Both of these drawbacks are tackled by the approach described next.

2. Using version extensibility points: Conceptually, a data format is made versionable by providing a well-defined extensibility point where additions to the format are expected to appear. This functionality is provided in WXS using wildcards. However, in practice simply placing a wildcard at a particular point in a content model often leads to non-deterministic content models. The following example shows a non-deterministic schema that intuitively seems like it should work.

<xs:schema elementFormDefault="qualified"
    xmlns:xs="http://www.w3.org/2001/XMLSchema"
    targetNamespace="http://www.example.com/incorrect" 
<!-- THIS TYPE IS NON-DETERMINISTIC --> 
  <xs:complexType name="bookType">
    <xs:sequence>
      <xs:element name="title" type="xs:string" />
      <xs:element name="author" type="xs:string" />
      <xs:element name="isbn" type="xs:string" minOccurs="0" />
      <xs:any namespace="##targetNamespace ##other" minOccurs="0"
              maxOccurs="unbounded" />
    </xs:sequence>
    <xs:attribute name="publisher" type="xs:string" />
  </xs:complexType>
</xs:schema>

As mentioned earlier, the problem with the above schema is that when an isbn element is seen the validator cannot tell whether the sequence is over. This is because the element may be validated as the optional isbn element that follows an author, or against the wildcard, which allows any element in a namespace other than the target namespace to appear. This limitation is due to the Unique Particle Attribution Constraint of XML schema.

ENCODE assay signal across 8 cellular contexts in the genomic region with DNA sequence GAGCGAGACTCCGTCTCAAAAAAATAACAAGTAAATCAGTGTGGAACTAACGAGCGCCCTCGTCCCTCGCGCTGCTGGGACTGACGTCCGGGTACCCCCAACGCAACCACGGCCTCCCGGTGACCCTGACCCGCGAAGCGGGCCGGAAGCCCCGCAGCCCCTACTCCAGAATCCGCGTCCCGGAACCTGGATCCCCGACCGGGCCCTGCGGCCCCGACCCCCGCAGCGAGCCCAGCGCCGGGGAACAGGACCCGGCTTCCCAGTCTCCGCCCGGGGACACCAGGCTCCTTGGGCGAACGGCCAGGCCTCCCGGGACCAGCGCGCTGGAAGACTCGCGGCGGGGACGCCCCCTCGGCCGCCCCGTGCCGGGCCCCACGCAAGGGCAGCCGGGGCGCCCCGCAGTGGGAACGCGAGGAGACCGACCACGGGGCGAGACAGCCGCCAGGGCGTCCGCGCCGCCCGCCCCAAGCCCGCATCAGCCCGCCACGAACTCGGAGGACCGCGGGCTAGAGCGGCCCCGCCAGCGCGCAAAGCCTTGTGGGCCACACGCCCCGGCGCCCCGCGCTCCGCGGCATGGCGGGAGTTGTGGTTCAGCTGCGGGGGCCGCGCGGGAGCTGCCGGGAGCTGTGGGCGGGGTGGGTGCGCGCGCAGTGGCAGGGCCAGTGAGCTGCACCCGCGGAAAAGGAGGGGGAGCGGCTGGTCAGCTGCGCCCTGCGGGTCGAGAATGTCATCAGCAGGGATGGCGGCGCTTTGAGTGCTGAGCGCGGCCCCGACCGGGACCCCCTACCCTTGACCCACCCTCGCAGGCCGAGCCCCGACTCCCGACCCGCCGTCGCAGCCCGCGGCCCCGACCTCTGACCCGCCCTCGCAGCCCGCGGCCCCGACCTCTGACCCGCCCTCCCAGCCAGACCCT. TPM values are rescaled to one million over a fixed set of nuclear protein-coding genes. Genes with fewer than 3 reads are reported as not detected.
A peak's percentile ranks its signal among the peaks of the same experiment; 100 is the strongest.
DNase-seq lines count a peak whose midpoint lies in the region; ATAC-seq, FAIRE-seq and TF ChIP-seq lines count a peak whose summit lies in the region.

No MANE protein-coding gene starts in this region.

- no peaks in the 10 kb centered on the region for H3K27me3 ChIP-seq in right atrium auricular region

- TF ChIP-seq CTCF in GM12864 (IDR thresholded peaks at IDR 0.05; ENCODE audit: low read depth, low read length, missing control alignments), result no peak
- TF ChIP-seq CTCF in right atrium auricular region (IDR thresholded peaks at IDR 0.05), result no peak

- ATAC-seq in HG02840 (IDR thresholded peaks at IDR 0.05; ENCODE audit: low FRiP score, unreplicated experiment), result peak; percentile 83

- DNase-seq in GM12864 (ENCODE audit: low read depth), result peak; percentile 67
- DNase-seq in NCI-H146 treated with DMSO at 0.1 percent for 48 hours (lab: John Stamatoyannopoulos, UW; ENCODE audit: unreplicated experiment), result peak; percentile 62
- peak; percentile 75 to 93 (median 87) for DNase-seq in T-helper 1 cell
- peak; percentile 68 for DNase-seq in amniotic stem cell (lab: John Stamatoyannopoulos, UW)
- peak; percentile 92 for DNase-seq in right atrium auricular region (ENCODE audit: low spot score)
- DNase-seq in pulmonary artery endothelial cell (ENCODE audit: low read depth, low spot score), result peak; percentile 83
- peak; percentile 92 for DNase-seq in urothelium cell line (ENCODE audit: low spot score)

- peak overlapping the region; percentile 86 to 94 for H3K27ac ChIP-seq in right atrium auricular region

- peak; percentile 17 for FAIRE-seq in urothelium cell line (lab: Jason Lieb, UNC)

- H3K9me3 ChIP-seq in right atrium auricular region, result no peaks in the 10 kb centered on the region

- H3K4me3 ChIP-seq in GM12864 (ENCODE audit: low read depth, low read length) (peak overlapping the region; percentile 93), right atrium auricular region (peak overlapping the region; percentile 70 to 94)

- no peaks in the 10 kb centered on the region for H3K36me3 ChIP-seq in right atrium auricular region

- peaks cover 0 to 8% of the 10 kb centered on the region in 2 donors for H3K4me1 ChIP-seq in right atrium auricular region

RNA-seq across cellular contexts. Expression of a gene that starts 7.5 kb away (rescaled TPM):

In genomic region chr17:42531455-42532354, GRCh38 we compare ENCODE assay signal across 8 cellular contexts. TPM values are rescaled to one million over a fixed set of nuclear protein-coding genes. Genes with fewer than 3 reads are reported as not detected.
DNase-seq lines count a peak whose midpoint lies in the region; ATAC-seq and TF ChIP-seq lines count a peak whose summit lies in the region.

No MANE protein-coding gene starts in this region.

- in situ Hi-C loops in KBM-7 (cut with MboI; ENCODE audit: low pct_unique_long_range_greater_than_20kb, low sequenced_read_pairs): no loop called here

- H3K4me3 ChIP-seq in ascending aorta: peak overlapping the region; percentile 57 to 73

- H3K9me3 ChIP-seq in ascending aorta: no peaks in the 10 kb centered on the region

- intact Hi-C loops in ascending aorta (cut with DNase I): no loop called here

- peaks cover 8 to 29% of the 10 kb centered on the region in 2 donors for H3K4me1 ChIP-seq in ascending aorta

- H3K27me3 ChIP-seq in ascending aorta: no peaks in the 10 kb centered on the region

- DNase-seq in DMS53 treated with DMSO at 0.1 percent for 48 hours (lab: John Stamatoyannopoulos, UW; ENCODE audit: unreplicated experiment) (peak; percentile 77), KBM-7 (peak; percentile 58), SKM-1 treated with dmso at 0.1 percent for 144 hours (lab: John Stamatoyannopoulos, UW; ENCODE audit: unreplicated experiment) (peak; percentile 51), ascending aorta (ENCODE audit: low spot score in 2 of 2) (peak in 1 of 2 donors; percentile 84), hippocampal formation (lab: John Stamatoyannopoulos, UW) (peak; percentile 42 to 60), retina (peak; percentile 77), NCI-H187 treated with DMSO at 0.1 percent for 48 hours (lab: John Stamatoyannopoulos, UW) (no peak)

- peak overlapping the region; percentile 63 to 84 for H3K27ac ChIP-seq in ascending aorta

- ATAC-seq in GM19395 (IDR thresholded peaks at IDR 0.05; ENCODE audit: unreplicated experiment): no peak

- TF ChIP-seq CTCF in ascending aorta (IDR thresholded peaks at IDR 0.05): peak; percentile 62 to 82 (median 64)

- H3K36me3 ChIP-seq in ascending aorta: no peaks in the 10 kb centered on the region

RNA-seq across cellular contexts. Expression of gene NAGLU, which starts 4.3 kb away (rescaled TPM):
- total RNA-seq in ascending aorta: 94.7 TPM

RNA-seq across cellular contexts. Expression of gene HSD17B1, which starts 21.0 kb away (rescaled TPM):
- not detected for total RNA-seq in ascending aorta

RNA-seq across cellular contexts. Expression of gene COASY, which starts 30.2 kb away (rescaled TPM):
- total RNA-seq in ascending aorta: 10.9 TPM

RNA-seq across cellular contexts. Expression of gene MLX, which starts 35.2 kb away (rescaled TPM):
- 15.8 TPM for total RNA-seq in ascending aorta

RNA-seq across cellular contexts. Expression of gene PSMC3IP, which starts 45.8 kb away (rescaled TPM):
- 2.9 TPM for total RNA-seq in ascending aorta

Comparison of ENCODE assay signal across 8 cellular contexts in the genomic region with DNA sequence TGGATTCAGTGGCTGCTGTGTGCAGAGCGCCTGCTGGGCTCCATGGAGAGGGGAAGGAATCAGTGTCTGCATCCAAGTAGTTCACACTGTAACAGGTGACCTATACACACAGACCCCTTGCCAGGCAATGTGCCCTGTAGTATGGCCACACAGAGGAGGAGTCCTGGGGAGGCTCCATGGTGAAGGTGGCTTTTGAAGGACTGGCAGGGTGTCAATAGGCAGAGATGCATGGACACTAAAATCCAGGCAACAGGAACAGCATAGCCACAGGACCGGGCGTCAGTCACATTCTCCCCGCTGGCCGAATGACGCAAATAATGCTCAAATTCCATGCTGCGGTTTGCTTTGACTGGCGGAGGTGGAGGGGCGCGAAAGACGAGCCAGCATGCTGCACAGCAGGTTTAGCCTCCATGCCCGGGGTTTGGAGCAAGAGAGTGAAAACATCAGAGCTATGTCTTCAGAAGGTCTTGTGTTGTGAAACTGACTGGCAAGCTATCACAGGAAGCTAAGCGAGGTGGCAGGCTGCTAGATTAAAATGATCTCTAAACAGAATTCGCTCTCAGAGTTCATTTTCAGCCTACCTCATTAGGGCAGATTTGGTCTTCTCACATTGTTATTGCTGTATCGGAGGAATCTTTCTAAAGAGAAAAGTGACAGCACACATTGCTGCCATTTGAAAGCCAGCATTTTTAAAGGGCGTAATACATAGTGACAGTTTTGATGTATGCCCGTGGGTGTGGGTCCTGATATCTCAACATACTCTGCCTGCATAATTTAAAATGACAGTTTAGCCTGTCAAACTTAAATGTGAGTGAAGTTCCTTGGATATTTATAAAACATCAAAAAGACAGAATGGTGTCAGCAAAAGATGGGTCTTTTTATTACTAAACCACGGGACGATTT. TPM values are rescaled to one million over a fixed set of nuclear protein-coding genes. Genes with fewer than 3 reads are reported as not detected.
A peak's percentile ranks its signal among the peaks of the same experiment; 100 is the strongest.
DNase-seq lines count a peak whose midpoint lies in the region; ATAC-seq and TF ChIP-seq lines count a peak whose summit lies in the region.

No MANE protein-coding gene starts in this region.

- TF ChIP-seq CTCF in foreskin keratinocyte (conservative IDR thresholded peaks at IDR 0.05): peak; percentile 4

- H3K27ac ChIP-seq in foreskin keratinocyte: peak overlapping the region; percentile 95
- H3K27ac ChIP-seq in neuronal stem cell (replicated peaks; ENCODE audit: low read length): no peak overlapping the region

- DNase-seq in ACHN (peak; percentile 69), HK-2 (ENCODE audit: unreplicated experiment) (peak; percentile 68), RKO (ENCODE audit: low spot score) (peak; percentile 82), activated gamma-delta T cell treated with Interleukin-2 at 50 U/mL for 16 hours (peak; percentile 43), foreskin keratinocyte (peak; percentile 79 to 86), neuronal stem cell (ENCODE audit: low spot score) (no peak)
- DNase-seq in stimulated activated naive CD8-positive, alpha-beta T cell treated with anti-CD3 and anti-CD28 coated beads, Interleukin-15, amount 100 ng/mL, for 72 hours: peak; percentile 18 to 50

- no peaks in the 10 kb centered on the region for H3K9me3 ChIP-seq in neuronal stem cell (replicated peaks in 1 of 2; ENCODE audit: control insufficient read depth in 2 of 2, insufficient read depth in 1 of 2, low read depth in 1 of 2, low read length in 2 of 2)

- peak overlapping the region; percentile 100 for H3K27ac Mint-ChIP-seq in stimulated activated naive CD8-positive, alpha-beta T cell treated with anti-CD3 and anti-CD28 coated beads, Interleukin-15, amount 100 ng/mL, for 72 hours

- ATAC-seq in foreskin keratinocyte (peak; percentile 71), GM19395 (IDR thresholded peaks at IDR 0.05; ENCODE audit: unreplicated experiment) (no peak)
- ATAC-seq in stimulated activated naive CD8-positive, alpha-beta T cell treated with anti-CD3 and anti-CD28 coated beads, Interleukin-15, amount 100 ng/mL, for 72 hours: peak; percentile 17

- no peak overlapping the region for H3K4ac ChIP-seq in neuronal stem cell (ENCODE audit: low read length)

To make usage of wildcards deterministic in such situations, you can provide delimiters or sentry elements around the wildcard that helps the validator determine when the elements to validate against the wildcard begin and when they end.

The following examples show version 1 of XML schemas that describe a collection of books and an XML document that conforms to the schema.


BOOKS-CORE.XSD
<xs:schema xmlns:xs="http://www.w3.org/2001/XMLSchema" 
       targetNamespace="http://www.example.com/books-core">
  <xs:element name="delimiter">
    <xs:complexType /> 
  </xs:element>
 <xs:element name="end">
   <xs:complexType /> 
 </xs:element>
 <xs:attribute name="mustUnderstand" type="xs:boolean" />
</xs:schema>

BOOKS.XSD
<xs:schema elementFormDefault="qualified"
           xmlns:xs="http://www.w3.org/2001/XMLSchema"
           targetNamespace="http://www.example.com/books"
           xmlns:b="http://www.example.com/books"
           xmlns:bc="http://www.example.com/books-core">
  <xs:import namespace="http://www.example.com/books-core"
             schemaLocation="books-core.xsd" />
  <xs:element name="books">
    <xs:complexType>
      <xs:sequence>
        <xs:element name="book" type="b:bookType"
                    maxOccurs="unbounded" />
     </xs:sequence>
     <xs:attribute name="version" type="xs:string" />
   </xs:complexType>
 </xs:element>
 <xs:complexType name="bookType">
   <xs:sequence>
     <xs:element name="title" type="xs:string" />
     <xs:element name="author" type="xs:string" />
     <xs:element name="isbn" type="xs:string"
                 minOccurs="0" />
     <xs:sequence minOccurs="0" maxOccurs="1">
       <xs:sequence minOccurs="0" maxOccurs="unbounded">     
         <xs:element ref="bc:delimiter" /> 
         <xs:any namespace="##targetNamespace ##local"
                 minOccurs="0" maxOccurs= "unbounded"/> 
       </xs:sequence>
       <xs:element ref="bc:end" />
     </xs:sequence>
     <xs:group ref="b:extensionGroup" minOccurs="0" />
   </xs:sequence>
   <xs:attribute name="publisher" type="xs:string" />
</xs:complexType>
<xs:group name="extensionGroup">
  <xs:sequence>
    <xs:element name="extensions">
      <xs:complexType>
        <xs:sequence>
          <xs:any namespace="##other" minOccurs="0"
                  maxOccurs="unbounded"
                  processContents="lax" /> 
        </xs:sequence>
      </xs:complexType>
    </xs:element>
  </xs:sequence>
</xs:group>
</xs:schema>

BOOKS.XML
<books version="1.0" xmlns="http://www.example.com/books">
  <book publisher="IDG books">
    <title>XML Bible</title>
    <author>Elliotte Rusty Harold</author>
  </book>
  <book publisher="Addison-Wesley">
    <title>The Mythical Man Month</title>